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Key Concepts, Chapter 11, Assessing

Assessing is the systematic and continuous collection, analysis, validation, and

communication of patient data, or information. These data reflect how health functioning

is enhanced by health promotion or compromised by illness and injury. A database

includes all the pertinent patient information collected by the nurse and other health care

professionals.
Since the entire nursing process rests on the initial and ongoing assessment of the patient,

it is imperative to use excellent critical thinking and clinical reasoning skills when

gathering, analyzing, validating, and communicating data.


To enable sound clinical reasoning, nursing assessments should have the following

characteristics: purposeful, prioritized, complete, systematic, accurate, relevant, and

recorded in a standard format.


Nursing assessments include the comprehensive initial assessment, the focused

assessment, the emergency assessment, and the time-lapsed assessment.

When preparing for data collection, establishing assessment priorities and systematically

structuring data collection are two important considerations. The purpose of the

assessment offers the best guideline about what type and how much data to collect.

Assessment priorities are influenced by the patients health orientation, developmental

stage, culture, and need for nursing.

There are two types of data: subjective and objective. Subjective data are information

perceived only by the affected person; these data cannot be perceived or verified by

another person. Objective data are observable and measurable data that can be seen,

heard, or felt by someone other than the person experiencing them.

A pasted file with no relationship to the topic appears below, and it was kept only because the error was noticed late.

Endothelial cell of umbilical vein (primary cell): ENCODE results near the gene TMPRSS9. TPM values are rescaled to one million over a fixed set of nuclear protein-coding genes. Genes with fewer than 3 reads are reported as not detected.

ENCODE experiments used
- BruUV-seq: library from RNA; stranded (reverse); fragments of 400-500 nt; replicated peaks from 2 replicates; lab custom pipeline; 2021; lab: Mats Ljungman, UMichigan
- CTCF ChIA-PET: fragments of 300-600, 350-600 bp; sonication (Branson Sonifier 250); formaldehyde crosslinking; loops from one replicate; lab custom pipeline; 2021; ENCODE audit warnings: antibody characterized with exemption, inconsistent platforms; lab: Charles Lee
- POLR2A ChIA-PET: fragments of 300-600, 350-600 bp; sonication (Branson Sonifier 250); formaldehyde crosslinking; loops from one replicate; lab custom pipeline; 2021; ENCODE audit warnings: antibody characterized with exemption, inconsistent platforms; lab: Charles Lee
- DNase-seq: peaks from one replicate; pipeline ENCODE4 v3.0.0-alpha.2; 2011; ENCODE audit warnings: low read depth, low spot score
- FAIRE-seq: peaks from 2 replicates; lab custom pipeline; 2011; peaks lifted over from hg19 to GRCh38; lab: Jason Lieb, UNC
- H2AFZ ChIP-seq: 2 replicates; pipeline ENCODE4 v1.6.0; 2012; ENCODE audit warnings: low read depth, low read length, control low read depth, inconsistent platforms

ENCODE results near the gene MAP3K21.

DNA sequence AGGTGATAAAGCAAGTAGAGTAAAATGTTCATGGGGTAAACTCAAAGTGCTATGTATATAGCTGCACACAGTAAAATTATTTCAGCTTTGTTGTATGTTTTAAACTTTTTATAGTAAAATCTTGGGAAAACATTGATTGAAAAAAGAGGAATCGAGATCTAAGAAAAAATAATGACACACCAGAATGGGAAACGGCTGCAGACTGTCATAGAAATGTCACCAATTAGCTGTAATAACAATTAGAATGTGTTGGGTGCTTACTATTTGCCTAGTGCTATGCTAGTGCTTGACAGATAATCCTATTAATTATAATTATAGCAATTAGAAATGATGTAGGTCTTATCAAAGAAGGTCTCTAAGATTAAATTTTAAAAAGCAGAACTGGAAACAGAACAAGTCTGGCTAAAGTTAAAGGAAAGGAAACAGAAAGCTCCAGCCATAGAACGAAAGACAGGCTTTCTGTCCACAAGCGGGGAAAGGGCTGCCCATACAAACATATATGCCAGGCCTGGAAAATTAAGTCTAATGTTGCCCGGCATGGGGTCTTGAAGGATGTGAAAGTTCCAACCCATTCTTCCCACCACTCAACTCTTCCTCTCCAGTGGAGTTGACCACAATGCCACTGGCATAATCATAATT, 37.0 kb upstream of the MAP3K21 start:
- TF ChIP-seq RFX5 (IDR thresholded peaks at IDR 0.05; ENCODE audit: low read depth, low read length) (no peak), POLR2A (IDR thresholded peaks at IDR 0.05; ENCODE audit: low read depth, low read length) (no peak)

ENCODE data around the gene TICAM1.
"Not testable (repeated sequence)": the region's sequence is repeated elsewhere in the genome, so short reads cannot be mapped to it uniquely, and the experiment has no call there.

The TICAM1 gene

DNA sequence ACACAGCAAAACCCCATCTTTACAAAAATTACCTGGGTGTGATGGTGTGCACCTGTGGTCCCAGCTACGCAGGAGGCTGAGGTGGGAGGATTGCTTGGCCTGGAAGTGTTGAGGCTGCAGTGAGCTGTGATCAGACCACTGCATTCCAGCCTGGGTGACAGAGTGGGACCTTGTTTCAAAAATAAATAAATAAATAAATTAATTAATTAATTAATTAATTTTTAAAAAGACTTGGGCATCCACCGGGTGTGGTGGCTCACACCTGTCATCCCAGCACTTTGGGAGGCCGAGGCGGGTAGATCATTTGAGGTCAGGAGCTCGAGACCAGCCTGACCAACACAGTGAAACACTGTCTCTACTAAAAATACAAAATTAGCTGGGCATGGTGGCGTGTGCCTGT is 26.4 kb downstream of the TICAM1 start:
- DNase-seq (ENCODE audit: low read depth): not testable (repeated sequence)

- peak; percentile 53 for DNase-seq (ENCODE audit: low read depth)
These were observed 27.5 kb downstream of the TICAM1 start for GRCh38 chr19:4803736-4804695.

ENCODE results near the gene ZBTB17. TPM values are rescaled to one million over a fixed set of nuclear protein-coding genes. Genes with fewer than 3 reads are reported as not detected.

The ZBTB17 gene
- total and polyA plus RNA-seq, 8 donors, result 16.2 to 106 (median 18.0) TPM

The patient is the primary and usually the best source of information. Unless specified

otherwise, it is assumed that the data recorded in the nursing history were collected from

the patient. Other sources of information include family and significant others, the patient

record, assessment technology, other health care professionals, and the nursing and other

literature.

The nursing history identifies the patients health status, strengths, health problems,

health risks, and need for nursing care. The nurse obtains a nursing history by

interviewing the patient. An interview is a planned communication with four phases: the

preparatory phase, introduction, working phase, and termination.


The nurse may also perform a nursing physical examination to collect data. The nursing

physical assessment involves the examination of all body systems, review of systems

(ROS), in a systematic manner, commonly using a head-to-toe format. Four methods are

used to collect data during a physical assessment: inspection, palpation, percussion, and

auscultation.
Observation is a key nursing skill, whether gathering the nursing history or performing

the physical examination. Observation is the conscious and deliberate use of the five

senses to gather data.

Common problems in data collection include inappropriate organization of the database,

omission of pertinent data, inclusion of irrelevant or duplicate data, erroneous or

misinterpreted data, failure to establish rapport and partnership with the patient, recording

an interpretation of data rather than observed behavior, and failure to update the database.

Nurses now use the language of cues and inferences to describe the early analysis of data.

The collective subjective and objective data you identify is a cue that something may be

wrong. The judgment you reach about the cue is an inference.


Validation is the act of confirming or verifying. The purpose of validating is to keep data

as free from error, bias, and misinterpretation as possible. Validation is an important part

of assessment because invalid information can lead to inappropriate nursing care.

Once you have organized (clustered) your data according to the purpose of your

assessment, you look for and test your initial impressions about patterns of human

functioning.

The patient data collected by the nurse, both initially and as patient contact continues, are

of no benefit to the patient and the health care team unless they are appropriately

communicated. Appropriate communication involves correct timing and proper

documentation.